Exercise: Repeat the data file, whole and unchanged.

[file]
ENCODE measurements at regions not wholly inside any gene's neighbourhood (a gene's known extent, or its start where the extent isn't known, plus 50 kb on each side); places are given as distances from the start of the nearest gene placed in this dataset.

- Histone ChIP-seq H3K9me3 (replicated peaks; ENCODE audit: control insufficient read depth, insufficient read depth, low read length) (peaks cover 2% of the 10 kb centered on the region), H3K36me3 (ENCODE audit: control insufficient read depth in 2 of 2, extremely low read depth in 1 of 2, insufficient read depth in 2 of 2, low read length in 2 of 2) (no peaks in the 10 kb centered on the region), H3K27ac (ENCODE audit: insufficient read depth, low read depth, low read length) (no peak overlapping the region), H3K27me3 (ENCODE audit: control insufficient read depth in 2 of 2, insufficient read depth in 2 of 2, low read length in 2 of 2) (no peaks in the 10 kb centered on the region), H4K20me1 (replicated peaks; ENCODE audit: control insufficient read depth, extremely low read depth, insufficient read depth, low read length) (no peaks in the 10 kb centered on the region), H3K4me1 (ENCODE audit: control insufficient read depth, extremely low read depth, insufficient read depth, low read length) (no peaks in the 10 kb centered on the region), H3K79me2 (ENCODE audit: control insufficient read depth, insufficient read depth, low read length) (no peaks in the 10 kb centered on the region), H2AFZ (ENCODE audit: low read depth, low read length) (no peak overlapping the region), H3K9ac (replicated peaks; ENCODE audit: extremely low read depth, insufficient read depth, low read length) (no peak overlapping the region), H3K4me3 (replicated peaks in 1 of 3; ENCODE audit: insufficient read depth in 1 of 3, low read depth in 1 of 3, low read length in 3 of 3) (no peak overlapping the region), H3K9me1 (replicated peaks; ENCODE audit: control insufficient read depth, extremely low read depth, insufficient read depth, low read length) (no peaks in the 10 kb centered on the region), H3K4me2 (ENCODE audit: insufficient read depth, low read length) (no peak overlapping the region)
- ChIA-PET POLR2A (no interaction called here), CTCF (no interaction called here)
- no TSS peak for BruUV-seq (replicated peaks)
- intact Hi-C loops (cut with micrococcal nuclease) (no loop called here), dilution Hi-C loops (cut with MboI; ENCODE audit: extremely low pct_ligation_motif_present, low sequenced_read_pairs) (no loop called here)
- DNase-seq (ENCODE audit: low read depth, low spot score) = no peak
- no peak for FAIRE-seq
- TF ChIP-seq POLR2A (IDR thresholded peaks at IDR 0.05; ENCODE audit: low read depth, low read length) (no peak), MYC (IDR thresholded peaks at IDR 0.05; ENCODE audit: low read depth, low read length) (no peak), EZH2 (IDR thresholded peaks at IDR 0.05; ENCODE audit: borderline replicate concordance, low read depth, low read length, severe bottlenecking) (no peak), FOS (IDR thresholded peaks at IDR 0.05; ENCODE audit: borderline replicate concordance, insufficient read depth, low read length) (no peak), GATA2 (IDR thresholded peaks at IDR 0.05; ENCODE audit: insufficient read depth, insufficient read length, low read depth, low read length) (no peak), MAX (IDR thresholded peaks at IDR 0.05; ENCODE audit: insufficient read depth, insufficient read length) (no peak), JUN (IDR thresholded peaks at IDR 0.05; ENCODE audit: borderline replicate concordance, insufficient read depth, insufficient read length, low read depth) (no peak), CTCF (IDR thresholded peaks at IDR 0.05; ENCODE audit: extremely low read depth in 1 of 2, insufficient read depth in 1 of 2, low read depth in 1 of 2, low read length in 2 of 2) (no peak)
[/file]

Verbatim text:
ENCODE measurements at regions not wholly inside any gene's neighbourhood (a gene's known extent, or its start where the extent isn't known, plus 50 kb on each side); places are given as distances from the start of the nearest gene placed in this dataset.

- Histone ChIP-seq H3K9me3 (replicated peaks; ENCODE audit: control insufficient read depth, insufficient read depth, low read length) (peaks cover 2% of the 10 kb centered on the region), H3K36me3 (ENCODE audit: control insufficient read depth in 2 of 2, extremely low read depth in 1 of 2, insufficient read depth in 2 of 2, low read length in 2 of 2) (no peaks in the 10 kb centered on the region), H3K27ac (ENCODE audit: insufficient read depth, low read depth, low read length) (no peak overlapping the region), H3K27me3 (ENCODE audit: control insufficient read depth in 2 of 2, insufficient read depth in 2 of 2, low read length in 2 of 2) (no peaks in the 10 kb centered on the region), H4K20me1 (replicated peaks; ENCODE audit: control insufficient read depth, extremely low read depth, insufficient read depth, low read length) (no peaks in the 10 kb centered on the region), H3K4me1 (ENCODE audit: control insufficient read depth, extremely low read depth, insufficient read depth, low read length) (no peaks in the 10 kb centered on the region), H3K79me2 (ENCODE audit: control insufficient read depth, insufficient read depth, low read length) (no peaks in the 10 kb centered on the region), H2AFZ (ENCODE audit: low read depth, low read length) (no peak overlapping the region), H3K9ac (replicated peaks; ENCODE audit: extremely low read depth, insufficient read depth, low read length) (no peak overlapping the region), H3K4me3 (replicated peaks in 1 of 3; ENCODE audit: insufficient read depth in 1 of 3, low read depth in 1 of 3, low read length in 3 of 3) (no peak overlapping the region), H3K9me1 (replicated peaks; ENCODE audit: control insufficient read depth, extremely low read depth, insufficient read depth, low read length) (no peaks in the 10 kb centered on the region), H3K4me2 (ENCODE audit: insufficient read depth, low read length) (no peak overlapping the region)
- ChIA-PET POLR2A (no interaction called here), CTCF (no interaction called here)
- no TSS peak for BruUV-seq (replicated peaks)
- intact Hi-C loops (cut with micrococcal nuclease) (no loop called here), dilution Hi-C loops (cut with MboI; ENCODE audit: extremely low pct_ligation_motif_present, low sequenced_read_pairs) (no loop called here)
- DNase-seq (ENCODE audit: low read depth, low spot score) = no peak
- no peak for FAIRE-seq
- TF ChIP-seq POLR2A (IDR thresholded peaks at IDR 0.05; ENCODE audit: low read depth, low read length) (no peak), MYC (IDR thresholded peaks at IDR 0.05; ENCODE audit: low read depth, low read length) (no peak), EZH2 (IDR thresholded peaks at IDR 0.05; ENCODE audit: borderline replicate concordance, low read depth, low read length, severe bottlenecking) (no peak), FOS (IDR thresholded peaks at IDR 0.05; ENCODE audit: borderline replicate concordance, insufficient read depth, low read length) (no peak), GATA2 (IDR thresholded peaks at IDR 0.05; ENCODE audit: insufficient read depth, insufficient read length, low read depth, low read length) (no peak), MAX (IDR thresholded peaks at IDR 0.05; ENCODE audit: insufficient read depth, insufficient read length) (no peak), JUN (IDR thresholded peaks at IDR 0.05; ENCODE audit: borderline replicate concordance, insufficient read depth, insufficient read length, low read depth) (no peak), CTCF (IDR thresholded peaks at IDR 0.05; ENCODE audit: extremely low read depth in 1 of 2, insufficient read depth in 1 of 2, low read depth in 1 of 2, low read length in 2 of 2) (no peak)